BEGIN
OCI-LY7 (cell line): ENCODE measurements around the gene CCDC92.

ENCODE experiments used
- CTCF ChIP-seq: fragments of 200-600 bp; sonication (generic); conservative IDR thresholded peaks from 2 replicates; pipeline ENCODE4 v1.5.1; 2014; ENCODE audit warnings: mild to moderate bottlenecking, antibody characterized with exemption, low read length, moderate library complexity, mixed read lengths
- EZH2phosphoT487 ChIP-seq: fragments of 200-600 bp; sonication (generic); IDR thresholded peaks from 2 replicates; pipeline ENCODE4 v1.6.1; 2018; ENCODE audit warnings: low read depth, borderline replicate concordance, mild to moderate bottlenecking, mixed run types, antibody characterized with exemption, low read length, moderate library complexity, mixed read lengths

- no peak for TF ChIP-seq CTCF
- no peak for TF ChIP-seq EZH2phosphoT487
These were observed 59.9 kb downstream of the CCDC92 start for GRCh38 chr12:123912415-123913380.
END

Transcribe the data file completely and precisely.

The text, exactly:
OCI-LY7 (cell line): ENCODE measurements around the gene CCDC92.

ENCODE experiments used
- CTCF ChIP-seq: fragments of 200-600 bp; sonication (generic); conservative IDR thresholded peaks from 2 replicates; pipeline ENCODE4 v1.5.1; 2014; ENCODE audit warnings: mild to moderate bottlenecking, antibody characterized with exemption, low read length, moderate library complexity, mixed read lengths
- EZH2phosphoT487 ChIP-seq: fragments of 200-600 bp; sonication (generic); IDR thresholded peaks from 2 replicates; pipeline ENCODE4 v1.6.1; 2018; ENCODE audit warnings: low read depth, borderline replicate concordance, mild to moderate bottlenecking, mixed run types, antibody characterized with exemption, low read length, moderate library complexity, mixed read lengths

- no peak for TF ChIP-seq CTCF
- no peak for TF ChIP-seq EZH2phosphoT487
These were observed 59.9 kb downstream of the CCDC92 start for GRCh38 chr12:123912415-123913380.